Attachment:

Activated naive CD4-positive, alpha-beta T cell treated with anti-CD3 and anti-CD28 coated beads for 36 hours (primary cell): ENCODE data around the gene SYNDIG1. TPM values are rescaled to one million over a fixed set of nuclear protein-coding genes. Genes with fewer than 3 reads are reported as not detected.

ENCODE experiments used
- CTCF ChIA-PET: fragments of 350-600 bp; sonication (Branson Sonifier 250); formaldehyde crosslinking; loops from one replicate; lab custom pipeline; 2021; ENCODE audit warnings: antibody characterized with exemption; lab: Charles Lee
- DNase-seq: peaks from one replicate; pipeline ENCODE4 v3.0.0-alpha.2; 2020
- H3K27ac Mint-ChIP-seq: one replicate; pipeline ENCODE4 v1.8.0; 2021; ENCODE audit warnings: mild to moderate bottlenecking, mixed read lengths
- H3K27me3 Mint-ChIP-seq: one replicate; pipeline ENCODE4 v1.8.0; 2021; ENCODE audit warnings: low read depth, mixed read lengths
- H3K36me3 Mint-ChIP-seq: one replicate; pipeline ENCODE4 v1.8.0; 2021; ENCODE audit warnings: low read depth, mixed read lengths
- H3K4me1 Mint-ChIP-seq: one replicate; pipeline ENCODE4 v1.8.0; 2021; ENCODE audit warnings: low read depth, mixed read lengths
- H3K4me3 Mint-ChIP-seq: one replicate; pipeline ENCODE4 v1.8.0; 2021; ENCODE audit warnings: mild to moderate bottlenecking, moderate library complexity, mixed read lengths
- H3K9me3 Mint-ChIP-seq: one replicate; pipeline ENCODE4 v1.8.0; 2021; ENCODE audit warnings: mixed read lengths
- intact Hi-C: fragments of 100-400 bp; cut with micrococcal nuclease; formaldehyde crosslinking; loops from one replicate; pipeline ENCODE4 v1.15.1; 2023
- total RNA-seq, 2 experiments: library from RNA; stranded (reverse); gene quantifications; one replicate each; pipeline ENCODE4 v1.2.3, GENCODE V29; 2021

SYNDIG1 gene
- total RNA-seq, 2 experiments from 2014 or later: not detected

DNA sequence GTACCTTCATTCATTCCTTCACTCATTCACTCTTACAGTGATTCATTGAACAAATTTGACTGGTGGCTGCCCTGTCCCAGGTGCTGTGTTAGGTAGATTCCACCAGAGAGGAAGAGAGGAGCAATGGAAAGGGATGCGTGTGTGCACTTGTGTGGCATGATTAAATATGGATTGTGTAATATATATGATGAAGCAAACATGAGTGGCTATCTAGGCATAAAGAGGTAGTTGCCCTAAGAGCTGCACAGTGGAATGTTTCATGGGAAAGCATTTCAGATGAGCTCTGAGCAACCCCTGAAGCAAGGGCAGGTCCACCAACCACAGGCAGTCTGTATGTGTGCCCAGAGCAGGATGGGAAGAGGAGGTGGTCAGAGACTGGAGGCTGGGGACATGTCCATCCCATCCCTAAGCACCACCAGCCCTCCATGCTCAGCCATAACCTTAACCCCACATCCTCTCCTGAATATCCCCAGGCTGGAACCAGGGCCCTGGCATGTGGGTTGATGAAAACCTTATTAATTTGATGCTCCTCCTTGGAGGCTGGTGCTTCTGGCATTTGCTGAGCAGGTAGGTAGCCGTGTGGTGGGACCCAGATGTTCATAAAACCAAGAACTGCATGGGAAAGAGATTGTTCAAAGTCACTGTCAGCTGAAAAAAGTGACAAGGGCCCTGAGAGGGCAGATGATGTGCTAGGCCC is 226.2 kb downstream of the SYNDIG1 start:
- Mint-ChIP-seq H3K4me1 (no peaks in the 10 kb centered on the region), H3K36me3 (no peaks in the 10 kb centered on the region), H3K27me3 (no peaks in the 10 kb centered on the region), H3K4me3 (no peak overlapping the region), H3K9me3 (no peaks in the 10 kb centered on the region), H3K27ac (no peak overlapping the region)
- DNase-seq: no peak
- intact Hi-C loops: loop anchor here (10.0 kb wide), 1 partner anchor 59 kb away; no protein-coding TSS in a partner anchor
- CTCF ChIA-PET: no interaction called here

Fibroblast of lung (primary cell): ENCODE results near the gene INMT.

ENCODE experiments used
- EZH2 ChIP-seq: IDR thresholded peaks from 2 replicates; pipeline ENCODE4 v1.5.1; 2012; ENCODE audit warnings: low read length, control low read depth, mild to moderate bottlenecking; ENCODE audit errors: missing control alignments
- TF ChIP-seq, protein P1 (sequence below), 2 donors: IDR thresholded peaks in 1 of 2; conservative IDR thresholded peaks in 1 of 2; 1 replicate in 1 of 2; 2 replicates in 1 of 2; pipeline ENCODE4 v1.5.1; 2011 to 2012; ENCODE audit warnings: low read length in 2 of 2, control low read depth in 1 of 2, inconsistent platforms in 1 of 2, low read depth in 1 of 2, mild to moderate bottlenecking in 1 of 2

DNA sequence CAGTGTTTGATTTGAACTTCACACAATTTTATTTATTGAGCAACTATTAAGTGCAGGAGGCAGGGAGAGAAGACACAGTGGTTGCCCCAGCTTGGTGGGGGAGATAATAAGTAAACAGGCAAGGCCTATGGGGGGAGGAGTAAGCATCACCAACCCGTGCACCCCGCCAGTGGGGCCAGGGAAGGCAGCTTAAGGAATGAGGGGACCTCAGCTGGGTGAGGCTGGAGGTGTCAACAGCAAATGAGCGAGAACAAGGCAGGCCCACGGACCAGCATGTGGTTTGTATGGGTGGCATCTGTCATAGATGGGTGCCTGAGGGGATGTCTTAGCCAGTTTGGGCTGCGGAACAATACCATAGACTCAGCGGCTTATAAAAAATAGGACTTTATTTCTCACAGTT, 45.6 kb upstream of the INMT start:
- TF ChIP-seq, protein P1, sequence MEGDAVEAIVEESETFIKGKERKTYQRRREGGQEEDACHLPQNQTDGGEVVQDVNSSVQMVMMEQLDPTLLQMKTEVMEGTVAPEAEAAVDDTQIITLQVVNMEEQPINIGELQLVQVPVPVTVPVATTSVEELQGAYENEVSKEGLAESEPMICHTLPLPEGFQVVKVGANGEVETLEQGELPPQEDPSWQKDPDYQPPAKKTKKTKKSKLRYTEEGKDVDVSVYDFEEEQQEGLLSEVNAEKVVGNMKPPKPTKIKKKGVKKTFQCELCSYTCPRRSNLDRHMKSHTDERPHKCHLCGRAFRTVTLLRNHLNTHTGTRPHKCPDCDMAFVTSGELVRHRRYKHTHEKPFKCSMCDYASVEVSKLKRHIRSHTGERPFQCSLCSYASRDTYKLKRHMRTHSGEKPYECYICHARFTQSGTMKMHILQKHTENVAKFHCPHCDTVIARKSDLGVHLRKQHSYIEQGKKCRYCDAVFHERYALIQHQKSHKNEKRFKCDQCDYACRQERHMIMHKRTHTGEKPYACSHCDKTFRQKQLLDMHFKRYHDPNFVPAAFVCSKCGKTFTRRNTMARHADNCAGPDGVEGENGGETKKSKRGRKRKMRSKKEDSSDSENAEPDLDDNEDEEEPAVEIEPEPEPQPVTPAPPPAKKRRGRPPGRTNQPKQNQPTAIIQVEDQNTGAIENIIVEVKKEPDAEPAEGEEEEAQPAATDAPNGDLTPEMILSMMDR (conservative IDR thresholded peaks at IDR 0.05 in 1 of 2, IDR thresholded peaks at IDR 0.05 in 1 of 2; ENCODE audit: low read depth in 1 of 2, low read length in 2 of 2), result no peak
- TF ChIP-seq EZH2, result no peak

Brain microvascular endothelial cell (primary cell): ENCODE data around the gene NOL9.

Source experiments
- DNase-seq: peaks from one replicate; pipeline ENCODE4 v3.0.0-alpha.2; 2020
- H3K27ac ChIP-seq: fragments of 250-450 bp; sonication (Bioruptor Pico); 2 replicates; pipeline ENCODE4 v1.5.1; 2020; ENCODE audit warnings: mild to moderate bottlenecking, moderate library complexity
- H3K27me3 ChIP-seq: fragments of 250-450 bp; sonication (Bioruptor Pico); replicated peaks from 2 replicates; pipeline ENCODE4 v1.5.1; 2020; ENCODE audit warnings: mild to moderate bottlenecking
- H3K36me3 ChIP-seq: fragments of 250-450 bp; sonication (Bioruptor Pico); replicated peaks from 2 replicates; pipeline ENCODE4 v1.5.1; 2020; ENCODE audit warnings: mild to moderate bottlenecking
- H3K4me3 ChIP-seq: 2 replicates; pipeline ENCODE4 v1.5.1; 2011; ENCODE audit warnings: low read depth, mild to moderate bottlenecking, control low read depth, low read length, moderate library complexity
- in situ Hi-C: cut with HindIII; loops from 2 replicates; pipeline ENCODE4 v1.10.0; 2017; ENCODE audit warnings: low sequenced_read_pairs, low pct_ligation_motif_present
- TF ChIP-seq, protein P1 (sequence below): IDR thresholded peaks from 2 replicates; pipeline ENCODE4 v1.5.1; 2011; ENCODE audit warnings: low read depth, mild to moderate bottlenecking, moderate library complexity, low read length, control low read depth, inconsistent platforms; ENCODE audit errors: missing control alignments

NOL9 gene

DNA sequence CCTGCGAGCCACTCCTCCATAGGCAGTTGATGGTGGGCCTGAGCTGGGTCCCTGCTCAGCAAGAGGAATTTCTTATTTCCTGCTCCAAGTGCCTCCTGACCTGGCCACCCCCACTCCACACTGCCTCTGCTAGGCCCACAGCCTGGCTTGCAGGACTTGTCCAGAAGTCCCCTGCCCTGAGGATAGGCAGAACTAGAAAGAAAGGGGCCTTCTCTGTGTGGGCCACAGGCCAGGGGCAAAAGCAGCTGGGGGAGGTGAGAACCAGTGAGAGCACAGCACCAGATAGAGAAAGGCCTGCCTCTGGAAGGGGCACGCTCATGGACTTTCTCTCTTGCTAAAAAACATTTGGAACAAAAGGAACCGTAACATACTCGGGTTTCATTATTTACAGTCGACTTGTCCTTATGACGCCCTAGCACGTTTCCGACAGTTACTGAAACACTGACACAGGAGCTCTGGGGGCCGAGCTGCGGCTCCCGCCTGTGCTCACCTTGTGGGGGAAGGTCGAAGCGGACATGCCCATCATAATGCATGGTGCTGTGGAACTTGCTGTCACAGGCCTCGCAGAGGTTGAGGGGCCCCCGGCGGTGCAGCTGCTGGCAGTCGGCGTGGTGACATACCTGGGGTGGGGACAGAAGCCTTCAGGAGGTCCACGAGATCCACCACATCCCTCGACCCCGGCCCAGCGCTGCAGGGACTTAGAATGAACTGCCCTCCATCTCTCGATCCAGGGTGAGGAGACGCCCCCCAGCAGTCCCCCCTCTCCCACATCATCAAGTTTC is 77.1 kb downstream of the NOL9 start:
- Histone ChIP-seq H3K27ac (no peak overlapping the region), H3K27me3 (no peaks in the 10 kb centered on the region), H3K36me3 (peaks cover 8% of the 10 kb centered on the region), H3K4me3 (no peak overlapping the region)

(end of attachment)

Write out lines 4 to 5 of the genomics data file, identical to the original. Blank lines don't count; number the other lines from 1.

- DNase-seq: peaks from one replicate; pipeline ENCODE4 v3.0.0-alpha.2; 2020
- H3K27ac Mint-ChIP-seq: one replicate; pipeline ENCODE4 v1.8.0; 2021; ENCODE audit warnings: mild to moderate bottlenecking, mixed read lengths